The Perfect Summer Blockbuster Season

Ah summer. For many people, it brings up images of hanging out on the beach, eating hot dogs off the grill or sitting on a patio enjoying a frosty beverage, all of which take place outside.

For others, it makes them think of loud explosions, buttery popcorn and an air-conditioned darkened theater.  It’s the summer blockbuster season, when films become big movies, and big movies are mostly loud and dumb. But every once in a while, a film comes out that captures the public’s imagination and reminds us why we love these things so much.

In honor of the occasion, I’ve rebooked the perfect blockbuster season, taking the best summer movies since 1975 (when Steven Spielberg’s “Jaws” provided the perfect mix between crowd-pleasing fun and action-filled suspense) until last year. For five weeks in May and July, and four in June and August, I map out a season that even the snobbiest cinephile would have a ball with.

First, a few ground rules:

• The only time a movie can make the list is on the weekend it was released, so for example, I can’t put any of the Star Wars movies (six of which were released on Memorial Day weekend) in mid-August.

• Only one film from a franchise can make it, which not only takes out a bunch of sequels, but I’m counting broader franchises like the Marvel Cinematic Universe and Pixar brand.

• Along the same lines, only one movie per director can qualify, or we can easily load this up with Spielberg movies.

Fast Five
First Weekend of May
Originally Released April 29, 2011
Total Domestic Gross: $209.8 million

In the spirit of the season, let’s start our summer right with the most gloriously dumb and pointlessly fun movie we can imagine. The Fast and Furious franchise had been pumping out sequels under the radar for years, but it was the combination of pulling together its entire series cast for an Ocean’s 11 style heist while adding our country’s most charismatic human action figure Dwayne Johnson (aka The Rock) that caught our attention in a big way. Adding to the spectacle was a reliance on practical stunts so director Justin Lin made sure we felt every piece of rubble flying around as stars Vin Diesel and Paul Walker barrel through downtown Rio in the film’s climax. Nobody’s going to grow brain cells while watching this, but that’s OK: It’s a sign that summer has arrived and good times are here.

Second Weekend of May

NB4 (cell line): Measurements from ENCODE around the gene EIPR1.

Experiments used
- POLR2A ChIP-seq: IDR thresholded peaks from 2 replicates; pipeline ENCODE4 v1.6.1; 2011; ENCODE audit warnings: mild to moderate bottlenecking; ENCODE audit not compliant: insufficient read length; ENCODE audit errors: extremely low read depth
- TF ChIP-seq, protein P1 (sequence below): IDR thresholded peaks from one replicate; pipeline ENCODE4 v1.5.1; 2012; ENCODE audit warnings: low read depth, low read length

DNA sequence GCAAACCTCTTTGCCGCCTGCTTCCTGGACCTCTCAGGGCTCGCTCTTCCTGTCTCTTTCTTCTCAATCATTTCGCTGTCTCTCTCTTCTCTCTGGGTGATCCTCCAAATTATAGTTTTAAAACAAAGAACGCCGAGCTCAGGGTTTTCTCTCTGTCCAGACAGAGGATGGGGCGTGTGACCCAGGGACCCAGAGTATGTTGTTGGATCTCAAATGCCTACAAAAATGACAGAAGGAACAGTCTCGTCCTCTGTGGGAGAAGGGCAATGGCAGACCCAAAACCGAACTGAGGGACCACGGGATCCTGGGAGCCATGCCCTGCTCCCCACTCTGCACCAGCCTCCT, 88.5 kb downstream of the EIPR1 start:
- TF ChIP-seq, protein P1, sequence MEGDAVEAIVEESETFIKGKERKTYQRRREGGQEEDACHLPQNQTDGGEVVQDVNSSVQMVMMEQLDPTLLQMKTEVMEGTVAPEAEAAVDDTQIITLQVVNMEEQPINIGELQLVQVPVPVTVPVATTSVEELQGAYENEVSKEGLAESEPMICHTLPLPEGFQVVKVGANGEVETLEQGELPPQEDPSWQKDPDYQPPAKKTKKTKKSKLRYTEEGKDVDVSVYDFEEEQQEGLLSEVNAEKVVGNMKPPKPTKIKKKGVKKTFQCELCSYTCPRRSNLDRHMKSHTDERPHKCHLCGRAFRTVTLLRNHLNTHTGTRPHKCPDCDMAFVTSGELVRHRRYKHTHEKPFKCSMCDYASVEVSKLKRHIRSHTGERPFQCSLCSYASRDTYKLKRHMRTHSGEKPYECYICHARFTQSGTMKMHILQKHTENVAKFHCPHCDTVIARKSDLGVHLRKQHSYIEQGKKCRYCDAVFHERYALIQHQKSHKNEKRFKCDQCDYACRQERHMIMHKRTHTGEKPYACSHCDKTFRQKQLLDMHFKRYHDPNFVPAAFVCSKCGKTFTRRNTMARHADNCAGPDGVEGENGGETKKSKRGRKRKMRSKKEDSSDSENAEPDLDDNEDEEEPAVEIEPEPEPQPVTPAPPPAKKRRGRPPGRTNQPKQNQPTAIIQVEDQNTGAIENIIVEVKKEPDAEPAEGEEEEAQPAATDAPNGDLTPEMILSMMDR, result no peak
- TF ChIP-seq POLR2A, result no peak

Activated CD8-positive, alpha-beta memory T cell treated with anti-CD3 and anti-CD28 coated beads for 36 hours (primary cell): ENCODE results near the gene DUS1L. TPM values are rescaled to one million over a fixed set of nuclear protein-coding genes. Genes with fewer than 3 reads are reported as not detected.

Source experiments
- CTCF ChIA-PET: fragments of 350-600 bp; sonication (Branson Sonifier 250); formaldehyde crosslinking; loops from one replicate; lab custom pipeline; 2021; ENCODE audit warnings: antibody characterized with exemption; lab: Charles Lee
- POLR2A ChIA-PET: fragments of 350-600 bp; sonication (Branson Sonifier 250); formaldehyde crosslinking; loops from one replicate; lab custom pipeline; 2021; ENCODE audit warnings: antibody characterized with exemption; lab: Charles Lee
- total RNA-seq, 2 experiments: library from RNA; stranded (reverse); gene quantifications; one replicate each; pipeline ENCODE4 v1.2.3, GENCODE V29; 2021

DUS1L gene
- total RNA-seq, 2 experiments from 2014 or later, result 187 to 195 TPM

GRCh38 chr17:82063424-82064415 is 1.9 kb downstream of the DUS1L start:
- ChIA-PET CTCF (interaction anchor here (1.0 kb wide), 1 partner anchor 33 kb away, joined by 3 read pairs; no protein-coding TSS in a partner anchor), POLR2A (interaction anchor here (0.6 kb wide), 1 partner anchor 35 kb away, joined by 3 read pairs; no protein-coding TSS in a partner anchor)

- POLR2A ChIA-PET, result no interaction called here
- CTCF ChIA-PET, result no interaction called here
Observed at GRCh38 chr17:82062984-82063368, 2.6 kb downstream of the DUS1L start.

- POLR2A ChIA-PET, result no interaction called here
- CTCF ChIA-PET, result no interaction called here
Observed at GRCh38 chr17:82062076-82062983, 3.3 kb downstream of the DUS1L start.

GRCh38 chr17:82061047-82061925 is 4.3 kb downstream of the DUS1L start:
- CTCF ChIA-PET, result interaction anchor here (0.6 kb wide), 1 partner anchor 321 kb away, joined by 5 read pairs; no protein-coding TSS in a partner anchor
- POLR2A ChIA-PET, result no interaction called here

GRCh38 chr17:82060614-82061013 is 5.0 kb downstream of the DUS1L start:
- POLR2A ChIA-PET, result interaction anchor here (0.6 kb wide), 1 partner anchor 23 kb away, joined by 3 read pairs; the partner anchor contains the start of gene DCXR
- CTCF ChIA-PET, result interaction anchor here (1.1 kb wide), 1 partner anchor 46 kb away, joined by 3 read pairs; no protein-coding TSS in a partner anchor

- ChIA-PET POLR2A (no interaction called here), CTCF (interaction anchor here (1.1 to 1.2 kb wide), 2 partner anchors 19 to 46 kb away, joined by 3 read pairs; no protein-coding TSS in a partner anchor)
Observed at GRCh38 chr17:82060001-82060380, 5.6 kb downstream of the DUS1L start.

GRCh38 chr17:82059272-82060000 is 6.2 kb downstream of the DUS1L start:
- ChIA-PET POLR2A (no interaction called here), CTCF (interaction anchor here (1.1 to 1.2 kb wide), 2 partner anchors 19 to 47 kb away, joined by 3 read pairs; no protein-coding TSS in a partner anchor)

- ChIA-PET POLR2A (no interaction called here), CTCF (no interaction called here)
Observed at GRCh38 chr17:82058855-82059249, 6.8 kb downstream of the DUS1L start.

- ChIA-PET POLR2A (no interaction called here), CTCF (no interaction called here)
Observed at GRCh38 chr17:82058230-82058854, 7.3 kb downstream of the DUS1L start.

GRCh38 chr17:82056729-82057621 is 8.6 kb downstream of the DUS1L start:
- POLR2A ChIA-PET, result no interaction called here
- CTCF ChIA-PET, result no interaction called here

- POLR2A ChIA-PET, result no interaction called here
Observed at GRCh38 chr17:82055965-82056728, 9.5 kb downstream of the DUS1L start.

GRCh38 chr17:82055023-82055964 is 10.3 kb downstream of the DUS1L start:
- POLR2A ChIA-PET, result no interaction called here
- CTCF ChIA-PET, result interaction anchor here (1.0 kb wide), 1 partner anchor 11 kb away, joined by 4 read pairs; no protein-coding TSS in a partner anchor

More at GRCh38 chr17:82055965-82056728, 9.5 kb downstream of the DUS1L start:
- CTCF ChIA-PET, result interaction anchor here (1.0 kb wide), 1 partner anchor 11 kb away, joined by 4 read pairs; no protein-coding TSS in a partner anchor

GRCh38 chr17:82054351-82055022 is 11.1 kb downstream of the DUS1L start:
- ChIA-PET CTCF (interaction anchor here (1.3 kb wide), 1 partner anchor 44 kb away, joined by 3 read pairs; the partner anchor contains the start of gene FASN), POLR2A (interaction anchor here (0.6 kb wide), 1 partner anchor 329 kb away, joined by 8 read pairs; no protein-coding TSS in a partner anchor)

Originally Released May 8, 2002
Total Domestic Gross: $52.7 million

Just like a mix tape, we start off with a bang and then bring the temperature down a bit (or up, depending on your interests), this time with Adrian Lyne’s 2002 adult thriller. Richard Gere and Diane Lane star as a couple in a sexless marriage, but Lane begins an affair with Oliver Martinez, who exactly looks like the kind of guy who can lure previously committed women. “Unfaithful” may seem like an unusual choice, but over the past decade or so, Hollywood has used the second weekend with smaller movies released as counter programming for the mega blockbuster that came out the week before, the latter of which still usually dominates the box office. It also helps broaden the overall audience we hope to appeal to all summer.

Top Gun
Third Weekend of May
Originally Released May 16, 1986
Total Domestic Gross: $179.7 million

“Top Gun” covers a lot of ground. It’s the movie that transformed Tom Cruise from handsome actor to movie star.  It’s one of the first notable Jerry Bruckheimer (along with then co-producer Don Simpson) flicks that set the standard for action films for at least a decade afterwards, based on the template director Tony Scott created. It’s one of the earliest offenders of “everything has to have an orange or teal tone!” It’s a movie for guys who like gals. Gals who like guys. Guys who like guys. It’s got everything plus THE DANGER ZONE.

The Empire Strikes Back
Fourth Weekend of May
Originally Released May 21, 1980
Total Domestic Gross: $209.4 million

Summer is a time for movie sequels, so it makes sense to put one of the most well regarded sequels of all time on the list. It’s also the best Star Wars movie to date, as our heroes Luke, Leia and Han all get put through the kind of hell where victory simply means escape. Let’s face it: Darth Vader cements his status as one of Hollywood’s greatest screen villains with a twist so great, adults who saw the original release stress over preserving the spoiler for their own kids.

Finding Nemo
Fifth Weekend of May
Originally Released May 30, 2003
Total Domestic Gross: $339.7 million